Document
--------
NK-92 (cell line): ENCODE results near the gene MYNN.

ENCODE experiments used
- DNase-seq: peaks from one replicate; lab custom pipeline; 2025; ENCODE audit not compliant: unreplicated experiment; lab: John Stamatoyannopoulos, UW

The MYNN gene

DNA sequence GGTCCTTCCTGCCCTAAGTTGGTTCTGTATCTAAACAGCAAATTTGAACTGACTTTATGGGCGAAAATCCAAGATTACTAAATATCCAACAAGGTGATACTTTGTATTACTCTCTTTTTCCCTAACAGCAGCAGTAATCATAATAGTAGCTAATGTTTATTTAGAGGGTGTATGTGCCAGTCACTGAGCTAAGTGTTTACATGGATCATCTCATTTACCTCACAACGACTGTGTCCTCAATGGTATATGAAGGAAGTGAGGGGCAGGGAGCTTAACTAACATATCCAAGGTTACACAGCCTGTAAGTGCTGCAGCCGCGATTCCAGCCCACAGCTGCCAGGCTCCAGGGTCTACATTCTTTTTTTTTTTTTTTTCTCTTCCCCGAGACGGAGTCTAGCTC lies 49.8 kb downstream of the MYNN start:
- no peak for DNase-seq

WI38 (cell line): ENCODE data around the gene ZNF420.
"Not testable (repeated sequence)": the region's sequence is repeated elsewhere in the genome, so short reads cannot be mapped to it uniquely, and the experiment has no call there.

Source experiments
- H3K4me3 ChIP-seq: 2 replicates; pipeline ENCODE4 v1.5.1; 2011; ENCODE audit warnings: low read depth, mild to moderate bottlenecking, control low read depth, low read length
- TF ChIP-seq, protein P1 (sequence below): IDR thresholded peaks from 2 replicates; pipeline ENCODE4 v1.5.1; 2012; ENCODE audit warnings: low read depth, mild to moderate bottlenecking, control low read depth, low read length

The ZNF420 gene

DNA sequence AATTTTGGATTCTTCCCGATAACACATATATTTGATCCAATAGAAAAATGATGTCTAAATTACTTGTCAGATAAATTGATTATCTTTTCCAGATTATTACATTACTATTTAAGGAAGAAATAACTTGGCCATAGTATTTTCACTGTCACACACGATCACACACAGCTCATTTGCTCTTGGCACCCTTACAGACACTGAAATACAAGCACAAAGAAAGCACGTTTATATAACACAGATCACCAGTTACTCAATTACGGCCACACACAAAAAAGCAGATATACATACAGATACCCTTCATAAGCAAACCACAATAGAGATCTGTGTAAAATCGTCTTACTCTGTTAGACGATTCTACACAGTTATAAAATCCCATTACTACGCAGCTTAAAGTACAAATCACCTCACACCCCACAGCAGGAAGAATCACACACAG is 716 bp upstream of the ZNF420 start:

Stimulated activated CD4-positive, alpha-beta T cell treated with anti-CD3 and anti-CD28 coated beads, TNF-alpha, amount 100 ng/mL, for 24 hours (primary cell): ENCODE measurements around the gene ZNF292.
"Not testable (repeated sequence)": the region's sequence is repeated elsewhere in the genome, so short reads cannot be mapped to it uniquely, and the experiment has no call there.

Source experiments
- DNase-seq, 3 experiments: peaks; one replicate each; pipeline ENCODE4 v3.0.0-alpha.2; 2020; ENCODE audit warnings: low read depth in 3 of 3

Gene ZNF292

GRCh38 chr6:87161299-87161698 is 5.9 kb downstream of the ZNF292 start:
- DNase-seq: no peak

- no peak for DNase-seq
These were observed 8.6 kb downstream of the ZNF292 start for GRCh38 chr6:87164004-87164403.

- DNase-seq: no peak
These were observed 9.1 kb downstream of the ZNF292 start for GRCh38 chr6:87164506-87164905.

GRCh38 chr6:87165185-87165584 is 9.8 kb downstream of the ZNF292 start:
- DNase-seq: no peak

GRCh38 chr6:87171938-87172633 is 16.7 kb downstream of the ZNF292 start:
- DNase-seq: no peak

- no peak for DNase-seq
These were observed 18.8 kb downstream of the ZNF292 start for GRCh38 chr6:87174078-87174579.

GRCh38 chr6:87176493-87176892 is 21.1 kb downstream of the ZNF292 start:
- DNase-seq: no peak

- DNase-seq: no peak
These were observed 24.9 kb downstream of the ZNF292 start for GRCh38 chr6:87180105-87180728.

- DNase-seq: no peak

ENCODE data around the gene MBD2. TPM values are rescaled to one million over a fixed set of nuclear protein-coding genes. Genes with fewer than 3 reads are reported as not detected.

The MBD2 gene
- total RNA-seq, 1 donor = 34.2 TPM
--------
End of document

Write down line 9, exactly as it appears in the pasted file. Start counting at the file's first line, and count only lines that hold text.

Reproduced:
Source experiments